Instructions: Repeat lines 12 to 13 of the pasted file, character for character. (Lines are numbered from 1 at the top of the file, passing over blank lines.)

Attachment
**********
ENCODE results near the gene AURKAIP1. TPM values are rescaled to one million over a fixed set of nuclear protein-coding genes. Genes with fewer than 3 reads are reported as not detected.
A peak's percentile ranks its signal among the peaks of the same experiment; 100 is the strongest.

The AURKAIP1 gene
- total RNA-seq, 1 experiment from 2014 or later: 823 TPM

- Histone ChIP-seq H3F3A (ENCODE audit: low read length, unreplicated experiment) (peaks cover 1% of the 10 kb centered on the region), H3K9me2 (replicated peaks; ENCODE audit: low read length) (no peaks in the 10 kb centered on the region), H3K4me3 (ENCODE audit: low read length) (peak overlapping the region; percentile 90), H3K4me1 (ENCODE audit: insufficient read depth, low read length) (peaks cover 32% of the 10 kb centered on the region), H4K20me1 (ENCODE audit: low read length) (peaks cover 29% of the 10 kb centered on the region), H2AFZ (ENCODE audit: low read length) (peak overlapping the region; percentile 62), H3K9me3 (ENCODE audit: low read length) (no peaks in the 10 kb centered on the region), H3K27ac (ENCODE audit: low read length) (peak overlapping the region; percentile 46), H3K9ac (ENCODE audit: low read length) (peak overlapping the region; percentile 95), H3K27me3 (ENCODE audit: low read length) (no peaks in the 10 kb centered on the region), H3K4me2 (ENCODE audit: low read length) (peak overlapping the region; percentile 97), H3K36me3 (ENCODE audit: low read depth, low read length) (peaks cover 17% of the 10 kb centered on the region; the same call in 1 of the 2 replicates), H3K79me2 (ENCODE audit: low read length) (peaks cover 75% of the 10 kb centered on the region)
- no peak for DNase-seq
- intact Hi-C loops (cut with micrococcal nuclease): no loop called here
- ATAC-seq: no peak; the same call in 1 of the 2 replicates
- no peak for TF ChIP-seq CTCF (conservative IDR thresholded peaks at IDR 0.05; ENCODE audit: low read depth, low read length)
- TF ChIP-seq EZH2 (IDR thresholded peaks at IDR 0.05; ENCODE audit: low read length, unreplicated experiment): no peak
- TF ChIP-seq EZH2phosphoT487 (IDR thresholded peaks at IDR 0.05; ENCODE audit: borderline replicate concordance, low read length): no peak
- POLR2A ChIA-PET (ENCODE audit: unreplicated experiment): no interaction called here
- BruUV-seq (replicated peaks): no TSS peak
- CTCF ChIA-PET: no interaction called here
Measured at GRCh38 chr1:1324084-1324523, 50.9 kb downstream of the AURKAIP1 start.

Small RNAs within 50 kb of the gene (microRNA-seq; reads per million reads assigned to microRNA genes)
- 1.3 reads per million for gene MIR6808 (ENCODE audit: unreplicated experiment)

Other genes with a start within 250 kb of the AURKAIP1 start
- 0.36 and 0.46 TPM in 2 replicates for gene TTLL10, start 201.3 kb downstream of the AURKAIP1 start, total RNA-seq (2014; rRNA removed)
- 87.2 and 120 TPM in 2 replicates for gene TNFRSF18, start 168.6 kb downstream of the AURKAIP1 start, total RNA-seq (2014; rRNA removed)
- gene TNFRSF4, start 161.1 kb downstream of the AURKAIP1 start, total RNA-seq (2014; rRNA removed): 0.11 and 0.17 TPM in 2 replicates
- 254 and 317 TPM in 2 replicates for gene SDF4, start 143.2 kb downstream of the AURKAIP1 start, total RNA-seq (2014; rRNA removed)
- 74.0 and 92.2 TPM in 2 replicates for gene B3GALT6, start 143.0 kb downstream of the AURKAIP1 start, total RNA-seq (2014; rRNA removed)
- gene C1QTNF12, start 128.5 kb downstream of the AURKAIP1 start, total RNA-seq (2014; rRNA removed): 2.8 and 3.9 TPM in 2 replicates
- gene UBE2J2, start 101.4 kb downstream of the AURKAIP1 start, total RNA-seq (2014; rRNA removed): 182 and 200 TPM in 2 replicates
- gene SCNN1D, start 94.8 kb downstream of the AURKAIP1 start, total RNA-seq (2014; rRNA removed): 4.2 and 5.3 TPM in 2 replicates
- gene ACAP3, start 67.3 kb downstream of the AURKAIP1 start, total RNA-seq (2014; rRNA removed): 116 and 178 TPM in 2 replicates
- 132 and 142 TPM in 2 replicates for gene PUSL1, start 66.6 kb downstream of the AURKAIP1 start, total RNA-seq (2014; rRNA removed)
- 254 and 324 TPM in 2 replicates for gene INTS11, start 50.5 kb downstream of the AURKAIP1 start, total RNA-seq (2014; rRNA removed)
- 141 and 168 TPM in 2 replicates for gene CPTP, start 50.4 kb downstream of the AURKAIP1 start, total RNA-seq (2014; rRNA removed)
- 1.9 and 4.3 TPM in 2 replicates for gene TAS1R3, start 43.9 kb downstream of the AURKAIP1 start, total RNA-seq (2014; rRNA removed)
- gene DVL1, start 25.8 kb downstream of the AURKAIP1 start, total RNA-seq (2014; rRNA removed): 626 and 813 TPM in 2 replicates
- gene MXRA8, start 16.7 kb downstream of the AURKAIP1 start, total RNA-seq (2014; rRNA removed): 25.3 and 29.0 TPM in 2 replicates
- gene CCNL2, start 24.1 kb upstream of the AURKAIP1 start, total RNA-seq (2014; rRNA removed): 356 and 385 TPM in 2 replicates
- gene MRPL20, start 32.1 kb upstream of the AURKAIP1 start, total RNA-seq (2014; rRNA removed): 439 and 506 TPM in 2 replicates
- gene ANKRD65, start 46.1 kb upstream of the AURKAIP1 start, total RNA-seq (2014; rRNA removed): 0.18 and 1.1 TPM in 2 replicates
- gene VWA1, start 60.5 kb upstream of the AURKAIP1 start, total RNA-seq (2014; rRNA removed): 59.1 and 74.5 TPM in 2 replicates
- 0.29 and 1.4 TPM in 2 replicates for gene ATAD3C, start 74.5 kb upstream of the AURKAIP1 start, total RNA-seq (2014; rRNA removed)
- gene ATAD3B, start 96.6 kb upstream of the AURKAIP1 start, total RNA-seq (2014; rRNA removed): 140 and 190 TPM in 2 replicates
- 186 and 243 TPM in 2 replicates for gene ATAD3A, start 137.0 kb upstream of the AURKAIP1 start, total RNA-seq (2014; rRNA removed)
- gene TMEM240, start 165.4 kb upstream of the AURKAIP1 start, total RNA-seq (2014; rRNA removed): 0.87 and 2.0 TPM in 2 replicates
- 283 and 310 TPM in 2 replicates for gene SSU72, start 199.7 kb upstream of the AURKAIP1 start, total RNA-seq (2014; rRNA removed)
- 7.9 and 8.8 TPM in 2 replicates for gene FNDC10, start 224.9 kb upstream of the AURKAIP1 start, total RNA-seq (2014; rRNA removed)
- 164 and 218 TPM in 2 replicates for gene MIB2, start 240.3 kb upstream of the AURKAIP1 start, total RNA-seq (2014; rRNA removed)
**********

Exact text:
- POLR2A ChIA-PET (ENCODE audit: unreplicated experiment): no interaction called here
- BruUV-seq (replicated peaks): no TSS peak